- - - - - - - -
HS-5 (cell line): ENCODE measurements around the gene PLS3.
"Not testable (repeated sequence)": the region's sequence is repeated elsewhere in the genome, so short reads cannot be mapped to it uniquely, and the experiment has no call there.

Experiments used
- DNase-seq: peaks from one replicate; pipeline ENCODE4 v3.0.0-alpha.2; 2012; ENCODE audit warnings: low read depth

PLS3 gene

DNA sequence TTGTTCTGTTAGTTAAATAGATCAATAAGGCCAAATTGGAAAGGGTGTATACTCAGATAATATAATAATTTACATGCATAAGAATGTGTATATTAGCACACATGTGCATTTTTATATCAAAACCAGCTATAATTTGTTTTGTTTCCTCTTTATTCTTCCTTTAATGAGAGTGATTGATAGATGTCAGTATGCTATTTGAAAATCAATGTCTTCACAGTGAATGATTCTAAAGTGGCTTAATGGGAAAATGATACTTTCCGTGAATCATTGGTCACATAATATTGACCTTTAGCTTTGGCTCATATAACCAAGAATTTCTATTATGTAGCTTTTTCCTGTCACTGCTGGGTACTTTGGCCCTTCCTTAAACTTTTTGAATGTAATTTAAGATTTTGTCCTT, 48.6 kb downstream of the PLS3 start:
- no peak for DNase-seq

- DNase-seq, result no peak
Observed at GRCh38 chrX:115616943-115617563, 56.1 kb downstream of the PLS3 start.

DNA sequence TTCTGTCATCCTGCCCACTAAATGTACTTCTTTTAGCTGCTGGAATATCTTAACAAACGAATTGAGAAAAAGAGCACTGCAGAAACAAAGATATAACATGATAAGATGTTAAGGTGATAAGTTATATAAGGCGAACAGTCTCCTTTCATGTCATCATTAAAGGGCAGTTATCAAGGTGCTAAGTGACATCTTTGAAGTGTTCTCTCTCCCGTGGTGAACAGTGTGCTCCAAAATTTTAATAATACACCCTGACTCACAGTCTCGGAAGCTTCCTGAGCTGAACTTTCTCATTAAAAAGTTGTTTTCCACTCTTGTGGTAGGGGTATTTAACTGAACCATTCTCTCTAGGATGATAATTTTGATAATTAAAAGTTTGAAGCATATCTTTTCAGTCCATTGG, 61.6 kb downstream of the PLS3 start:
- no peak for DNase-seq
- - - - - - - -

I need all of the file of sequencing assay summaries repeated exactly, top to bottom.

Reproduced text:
HS-5 (cell line): ENCODE measurements around the gene PLS3.
"Not testable (repeated sequence)": the region's sequence is repeated elsewhere in the genome, so short reads cannot be mapped to it uniquely, and the experiment has no call there.

Experiments used
- DNase-seq: peaks from one replicate; pipeline ENCODE4 v3.0.0-alpha.2; 2012; ENCODE audit warnings: low read depth

PLS3 gene

DNA sequence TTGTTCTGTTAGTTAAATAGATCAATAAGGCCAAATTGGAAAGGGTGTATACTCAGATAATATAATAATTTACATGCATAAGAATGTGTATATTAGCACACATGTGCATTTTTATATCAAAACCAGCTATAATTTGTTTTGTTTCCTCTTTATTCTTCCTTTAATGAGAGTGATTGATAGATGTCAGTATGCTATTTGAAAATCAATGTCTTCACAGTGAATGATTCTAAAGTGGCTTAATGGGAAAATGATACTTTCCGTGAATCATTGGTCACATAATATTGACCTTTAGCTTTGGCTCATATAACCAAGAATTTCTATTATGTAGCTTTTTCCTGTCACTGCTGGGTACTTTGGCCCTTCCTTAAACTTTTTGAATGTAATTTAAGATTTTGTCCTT, 48.6 kb downstream of the PLS3 start:
- no peak for DNase-seq

- DNase-seq, result no peak
Observed at GRCh38 chrX:115616943-115617563, 56.1 kb downstream of the PLS3 start.

DNA sequence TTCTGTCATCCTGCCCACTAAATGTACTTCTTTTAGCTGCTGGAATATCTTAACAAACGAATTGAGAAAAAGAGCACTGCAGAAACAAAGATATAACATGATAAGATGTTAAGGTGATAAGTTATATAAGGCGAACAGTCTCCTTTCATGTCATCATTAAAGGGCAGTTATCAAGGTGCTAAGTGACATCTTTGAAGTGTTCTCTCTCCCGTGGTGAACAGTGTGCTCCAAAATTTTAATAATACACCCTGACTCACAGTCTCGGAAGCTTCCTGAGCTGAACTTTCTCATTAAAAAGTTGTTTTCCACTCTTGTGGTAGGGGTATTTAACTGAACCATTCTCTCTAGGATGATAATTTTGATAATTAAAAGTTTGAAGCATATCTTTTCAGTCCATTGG, 61.6 kb downstream of the PLS3 start:
- no peak for DNase-seq